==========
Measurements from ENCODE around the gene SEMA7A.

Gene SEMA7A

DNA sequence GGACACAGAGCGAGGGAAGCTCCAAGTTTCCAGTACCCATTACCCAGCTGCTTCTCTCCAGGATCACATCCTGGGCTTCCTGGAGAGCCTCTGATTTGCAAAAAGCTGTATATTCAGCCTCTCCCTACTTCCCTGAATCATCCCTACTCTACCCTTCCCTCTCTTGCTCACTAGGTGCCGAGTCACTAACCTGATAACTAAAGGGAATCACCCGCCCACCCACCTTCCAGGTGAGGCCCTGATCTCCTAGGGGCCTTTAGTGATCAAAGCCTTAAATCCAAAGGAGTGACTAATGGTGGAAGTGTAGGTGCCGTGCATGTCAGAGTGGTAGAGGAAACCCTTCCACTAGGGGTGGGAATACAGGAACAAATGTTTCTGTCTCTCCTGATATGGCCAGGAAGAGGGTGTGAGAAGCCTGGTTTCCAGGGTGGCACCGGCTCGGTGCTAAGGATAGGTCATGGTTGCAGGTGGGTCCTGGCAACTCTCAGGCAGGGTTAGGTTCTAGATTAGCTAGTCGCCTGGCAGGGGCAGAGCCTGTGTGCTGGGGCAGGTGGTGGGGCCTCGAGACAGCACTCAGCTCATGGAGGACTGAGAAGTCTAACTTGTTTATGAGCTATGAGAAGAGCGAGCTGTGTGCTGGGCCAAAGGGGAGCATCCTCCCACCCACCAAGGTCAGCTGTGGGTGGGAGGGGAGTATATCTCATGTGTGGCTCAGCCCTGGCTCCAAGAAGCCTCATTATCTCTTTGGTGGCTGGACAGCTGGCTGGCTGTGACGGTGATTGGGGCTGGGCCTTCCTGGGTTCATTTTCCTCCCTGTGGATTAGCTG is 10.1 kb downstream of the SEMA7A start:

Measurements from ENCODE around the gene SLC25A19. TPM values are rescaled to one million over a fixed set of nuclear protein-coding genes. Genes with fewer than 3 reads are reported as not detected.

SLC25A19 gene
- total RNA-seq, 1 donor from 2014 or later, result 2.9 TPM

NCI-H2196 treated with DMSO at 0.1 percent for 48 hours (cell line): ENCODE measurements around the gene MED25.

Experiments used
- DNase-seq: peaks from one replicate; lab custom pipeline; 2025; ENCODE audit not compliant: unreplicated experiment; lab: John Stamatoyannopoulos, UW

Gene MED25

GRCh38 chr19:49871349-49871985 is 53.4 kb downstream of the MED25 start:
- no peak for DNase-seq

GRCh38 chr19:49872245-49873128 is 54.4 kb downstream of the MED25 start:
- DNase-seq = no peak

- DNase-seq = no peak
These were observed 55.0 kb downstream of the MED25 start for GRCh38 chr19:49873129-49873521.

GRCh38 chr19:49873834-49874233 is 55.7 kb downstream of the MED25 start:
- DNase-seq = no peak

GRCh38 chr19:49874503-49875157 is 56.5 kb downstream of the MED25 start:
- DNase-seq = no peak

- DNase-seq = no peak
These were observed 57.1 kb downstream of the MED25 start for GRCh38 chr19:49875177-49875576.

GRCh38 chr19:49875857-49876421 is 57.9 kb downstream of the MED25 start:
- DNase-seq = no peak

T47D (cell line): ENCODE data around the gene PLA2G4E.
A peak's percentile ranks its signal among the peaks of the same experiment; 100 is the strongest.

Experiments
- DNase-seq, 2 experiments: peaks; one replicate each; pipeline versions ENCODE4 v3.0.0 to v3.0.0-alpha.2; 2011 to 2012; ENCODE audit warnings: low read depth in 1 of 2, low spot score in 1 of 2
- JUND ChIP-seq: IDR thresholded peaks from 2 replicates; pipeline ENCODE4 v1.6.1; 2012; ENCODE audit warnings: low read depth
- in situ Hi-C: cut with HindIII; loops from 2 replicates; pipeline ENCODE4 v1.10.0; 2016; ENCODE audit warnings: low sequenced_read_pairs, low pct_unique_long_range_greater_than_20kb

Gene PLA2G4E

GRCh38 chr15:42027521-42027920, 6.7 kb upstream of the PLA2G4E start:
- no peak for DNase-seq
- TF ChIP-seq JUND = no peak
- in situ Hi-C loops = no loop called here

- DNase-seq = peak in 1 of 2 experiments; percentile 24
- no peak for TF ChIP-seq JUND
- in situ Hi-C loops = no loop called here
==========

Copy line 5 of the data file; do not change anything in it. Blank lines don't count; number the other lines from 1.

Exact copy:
SLC25A19 gene